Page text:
Happy Friday! Each week, Friday Thrive rounds up some of my favorite reads and other things from the week. This week’s round-up centers around the Boston Marathon, which is on Monday!
Molly Huddle Prepares for Her First Boston
Along with Shalane Flanagan, Molly Huddle is one of my favorites for the Boston Marathon this year. Boston is Huddle’s second marathon and she shares her training, what she is looking forward to at the race, and more in this interview from Runner’s World.
The Boston Marathon Shoes Get More Creative
This article for Each year, the major shoe companies release special edition shoes in tribute to America’s oldest marathon. Typically, these shoes feature some variation of blue and yellow, although each year offers more and more creative editions. Outside humorously grades this year’s shoes, from Paul Revere designs to maps of Boston printed on the insoles. (My favorites were the Kinvara 9s, which shunned blue and yellow for a tribute to New England’s favorite coffee. As a side note, I miss Dunkin Donuts out here.)
Less Running Doesn’t Equate to Weight Gain
Especially if you race marathons or half marathon and push your mileage high during training, letting your mileage dip back down can be a bit nerve-wracking. Even if you have a healthy body image, weight gain is a fear. But the body is smart and, given that you have a healthy metabolism (meaning, you didn’t deprive yourself to reach an unrealistically low weight during high mileage), your appetite will adjust. Meredith from The Cookie Chrunicles shares her experience in running less and how it affected (or more so, didn’t affect) her weight in this post, “I Haven’t Gained Weight from Running Less.” Don’t be afraid to scale back your mileage for recovery after a race, off-season, or just to enjoy life a little bit more.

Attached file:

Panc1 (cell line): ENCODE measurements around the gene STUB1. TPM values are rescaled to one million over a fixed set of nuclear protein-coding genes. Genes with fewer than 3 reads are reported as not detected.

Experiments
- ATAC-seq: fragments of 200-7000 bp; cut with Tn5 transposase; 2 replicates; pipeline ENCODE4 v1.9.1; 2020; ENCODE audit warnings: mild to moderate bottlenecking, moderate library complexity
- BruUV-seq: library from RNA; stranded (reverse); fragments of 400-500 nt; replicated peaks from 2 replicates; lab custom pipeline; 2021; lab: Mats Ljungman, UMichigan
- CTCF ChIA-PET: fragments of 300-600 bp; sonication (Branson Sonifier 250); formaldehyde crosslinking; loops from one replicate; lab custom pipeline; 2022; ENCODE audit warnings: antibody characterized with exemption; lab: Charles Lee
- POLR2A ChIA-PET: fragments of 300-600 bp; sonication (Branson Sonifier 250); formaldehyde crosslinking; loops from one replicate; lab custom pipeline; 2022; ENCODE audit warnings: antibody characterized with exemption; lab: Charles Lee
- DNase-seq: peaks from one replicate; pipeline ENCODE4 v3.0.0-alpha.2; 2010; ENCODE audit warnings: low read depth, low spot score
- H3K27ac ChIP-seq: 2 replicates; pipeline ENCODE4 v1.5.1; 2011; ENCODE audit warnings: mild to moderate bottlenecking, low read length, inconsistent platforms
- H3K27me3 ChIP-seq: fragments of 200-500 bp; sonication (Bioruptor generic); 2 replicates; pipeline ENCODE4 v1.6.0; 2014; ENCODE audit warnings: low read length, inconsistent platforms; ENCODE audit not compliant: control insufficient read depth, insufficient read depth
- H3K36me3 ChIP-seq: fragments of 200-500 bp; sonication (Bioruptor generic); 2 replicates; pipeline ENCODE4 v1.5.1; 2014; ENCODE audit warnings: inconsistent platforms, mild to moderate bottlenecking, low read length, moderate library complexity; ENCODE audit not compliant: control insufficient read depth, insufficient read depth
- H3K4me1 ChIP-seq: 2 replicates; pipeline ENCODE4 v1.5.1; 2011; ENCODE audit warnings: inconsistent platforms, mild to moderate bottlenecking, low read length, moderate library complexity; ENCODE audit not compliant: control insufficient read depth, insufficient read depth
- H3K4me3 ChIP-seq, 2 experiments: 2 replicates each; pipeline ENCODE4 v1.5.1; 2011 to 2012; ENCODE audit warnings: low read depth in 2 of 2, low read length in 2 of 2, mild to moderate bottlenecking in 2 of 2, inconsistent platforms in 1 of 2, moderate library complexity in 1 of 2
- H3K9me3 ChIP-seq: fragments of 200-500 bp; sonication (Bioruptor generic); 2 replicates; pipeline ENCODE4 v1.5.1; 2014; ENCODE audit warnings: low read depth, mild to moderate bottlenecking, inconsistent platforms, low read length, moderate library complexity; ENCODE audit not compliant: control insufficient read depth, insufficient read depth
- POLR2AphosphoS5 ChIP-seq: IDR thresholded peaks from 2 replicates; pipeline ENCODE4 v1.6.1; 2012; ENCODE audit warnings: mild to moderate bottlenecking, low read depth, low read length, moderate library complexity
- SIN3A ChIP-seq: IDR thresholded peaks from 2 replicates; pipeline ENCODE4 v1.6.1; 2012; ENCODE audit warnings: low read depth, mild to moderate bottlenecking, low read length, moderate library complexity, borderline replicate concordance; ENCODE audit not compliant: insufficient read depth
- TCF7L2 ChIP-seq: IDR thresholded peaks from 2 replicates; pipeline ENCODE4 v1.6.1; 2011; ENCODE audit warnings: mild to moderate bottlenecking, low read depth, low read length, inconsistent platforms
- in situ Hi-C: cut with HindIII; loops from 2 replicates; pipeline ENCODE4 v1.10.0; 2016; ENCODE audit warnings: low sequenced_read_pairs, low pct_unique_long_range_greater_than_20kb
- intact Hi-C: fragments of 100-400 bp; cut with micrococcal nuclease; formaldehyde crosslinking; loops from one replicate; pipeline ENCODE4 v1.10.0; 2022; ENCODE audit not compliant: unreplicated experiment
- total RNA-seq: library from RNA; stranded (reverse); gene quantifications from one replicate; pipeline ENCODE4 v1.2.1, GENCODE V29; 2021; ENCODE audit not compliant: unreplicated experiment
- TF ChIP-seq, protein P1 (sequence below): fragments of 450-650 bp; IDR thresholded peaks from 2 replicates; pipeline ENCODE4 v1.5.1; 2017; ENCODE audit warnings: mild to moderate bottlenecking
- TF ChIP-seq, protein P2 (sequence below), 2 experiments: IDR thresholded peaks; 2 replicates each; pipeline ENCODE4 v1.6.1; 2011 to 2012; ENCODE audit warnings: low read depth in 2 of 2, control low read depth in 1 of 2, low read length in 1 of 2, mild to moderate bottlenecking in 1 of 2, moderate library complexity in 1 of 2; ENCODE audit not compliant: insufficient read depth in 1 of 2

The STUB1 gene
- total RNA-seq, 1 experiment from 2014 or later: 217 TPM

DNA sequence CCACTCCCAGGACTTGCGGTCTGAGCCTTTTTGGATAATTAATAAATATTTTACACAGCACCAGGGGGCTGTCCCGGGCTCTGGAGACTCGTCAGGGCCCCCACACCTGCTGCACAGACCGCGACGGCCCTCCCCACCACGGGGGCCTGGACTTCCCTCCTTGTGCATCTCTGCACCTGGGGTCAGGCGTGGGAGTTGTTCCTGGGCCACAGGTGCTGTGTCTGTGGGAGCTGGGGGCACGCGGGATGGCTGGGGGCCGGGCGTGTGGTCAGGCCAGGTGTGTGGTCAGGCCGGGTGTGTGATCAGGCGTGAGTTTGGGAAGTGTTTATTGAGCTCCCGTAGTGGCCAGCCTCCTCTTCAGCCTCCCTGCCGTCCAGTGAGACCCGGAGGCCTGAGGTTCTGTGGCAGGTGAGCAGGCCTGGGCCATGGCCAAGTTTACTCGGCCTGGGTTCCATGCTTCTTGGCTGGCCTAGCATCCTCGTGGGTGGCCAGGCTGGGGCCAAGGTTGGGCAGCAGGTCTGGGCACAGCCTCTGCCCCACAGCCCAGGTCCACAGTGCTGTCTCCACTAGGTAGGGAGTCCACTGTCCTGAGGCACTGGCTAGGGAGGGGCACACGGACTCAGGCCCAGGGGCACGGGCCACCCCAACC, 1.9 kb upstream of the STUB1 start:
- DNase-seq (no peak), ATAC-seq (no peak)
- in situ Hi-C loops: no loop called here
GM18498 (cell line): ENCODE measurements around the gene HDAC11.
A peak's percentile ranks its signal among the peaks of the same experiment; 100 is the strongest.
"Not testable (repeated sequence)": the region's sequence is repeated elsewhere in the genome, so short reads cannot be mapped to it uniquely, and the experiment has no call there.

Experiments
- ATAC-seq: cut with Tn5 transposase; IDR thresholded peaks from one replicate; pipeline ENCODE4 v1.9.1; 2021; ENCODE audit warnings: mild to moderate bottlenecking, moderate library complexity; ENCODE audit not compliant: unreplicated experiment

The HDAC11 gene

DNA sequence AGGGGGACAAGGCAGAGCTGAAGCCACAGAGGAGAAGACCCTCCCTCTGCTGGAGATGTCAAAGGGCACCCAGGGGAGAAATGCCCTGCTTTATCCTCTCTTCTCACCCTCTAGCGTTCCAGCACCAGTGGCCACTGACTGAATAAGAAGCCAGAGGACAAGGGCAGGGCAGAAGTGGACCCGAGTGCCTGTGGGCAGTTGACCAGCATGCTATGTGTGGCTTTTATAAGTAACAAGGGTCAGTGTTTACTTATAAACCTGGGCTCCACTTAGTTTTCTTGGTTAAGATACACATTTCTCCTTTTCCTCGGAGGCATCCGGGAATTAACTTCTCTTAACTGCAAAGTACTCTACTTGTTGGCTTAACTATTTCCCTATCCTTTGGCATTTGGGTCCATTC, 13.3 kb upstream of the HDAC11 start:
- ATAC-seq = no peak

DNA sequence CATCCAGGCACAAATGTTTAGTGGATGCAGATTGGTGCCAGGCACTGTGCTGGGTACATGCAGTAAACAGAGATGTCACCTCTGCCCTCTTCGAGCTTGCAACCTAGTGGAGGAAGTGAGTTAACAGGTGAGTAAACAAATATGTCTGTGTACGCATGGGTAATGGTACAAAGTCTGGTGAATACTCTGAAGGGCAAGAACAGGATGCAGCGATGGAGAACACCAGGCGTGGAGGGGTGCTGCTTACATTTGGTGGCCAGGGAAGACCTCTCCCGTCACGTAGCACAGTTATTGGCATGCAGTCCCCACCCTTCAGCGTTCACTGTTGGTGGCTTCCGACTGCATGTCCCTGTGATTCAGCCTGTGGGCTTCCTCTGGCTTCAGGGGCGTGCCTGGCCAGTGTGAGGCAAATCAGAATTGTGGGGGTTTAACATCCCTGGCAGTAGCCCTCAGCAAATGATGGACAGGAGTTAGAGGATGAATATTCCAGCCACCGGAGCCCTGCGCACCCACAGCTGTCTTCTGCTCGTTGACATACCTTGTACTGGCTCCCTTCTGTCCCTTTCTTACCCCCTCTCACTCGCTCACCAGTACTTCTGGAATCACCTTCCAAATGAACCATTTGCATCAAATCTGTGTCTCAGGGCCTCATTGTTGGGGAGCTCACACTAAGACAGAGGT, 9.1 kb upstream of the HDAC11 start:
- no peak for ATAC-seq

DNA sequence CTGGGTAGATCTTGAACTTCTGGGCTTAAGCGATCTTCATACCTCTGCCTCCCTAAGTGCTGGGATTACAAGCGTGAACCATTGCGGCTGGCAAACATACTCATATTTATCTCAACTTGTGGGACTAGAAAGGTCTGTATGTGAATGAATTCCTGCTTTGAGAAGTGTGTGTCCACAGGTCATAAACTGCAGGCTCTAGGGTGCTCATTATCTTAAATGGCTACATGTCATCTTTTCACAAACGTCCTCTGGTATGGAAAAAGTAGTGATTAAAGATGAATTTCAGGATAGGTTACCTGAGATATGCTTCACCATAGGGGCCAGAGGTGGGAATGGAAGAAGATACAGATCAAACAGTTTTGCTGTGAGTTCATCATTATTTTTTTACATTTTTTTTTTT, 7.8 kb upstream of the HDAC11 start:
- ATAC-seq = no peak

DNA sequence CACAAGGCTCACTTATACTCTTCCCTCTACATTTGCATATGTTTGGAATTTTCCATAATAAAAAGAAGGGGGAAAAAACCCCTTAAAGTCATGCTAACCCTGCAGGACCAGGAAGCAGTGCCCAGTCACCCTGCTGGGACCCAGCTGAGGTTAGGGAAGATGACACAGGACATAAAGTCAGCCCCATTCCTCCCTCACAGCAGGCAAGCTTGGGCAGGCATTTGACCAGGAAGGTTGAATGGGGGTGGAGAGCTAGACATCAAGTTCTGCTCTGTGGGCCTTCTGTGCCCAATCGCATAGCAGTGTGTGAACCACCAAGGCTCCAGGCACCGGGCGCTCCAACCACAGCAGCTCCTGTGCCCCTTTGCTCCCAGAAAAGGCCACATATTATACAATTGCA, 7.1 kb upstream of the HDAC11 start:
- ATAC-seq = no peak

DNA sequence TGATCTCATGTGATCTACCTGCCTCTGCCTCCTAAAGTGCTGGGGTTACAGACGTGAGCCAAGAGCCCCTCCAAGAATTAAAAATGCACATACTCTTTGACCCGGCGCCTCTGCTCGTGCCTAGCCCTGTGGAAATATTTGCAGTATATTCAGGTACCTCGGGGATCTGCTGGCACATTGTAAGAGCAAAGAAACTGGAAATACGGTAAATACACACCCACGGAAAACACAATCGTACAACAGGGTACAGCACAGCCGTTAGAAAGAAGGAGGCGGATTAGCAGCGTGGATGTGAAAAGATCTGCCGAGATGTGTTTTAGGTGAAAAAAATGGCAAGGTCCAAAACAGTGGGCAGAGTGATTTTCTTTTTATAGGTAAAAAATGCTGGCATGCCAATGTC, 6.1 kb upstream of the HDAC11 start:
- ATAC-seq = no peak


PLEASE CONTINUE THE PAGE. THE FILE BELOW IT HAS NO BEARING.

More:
Shift Your Narrative to Control Race Day Nerves
Every runner experiences nerves before a race. Allie Burdick for Women’s Running shares tips for controlling these nerves in “How to Stay Calm Before a Big Race.” My favorite piece of advice from this article is to shift your thoughts about the race from “I’m so nervous about this race” to “I am excited to run this race.” It’s amazing what a shift in narrative and a change in the tone of self-talk can do!
The Mental and Physical Limits of Running
Tina Muir interviews Alex Hutchinson, author of the new book Endure and the Sweat Science column, in the most recent episode of the Running for Real podcast. Hutchinson is absolutely brilliant in understanding the science of the mental side of running. He discusses pain tolerance, pacing, smiling to improve your race, and more in this must-listen podcast.
Good luck to everyone running Boston!
Which pair of Boston shoes do you like the most?
Who are you rooting for at Boston?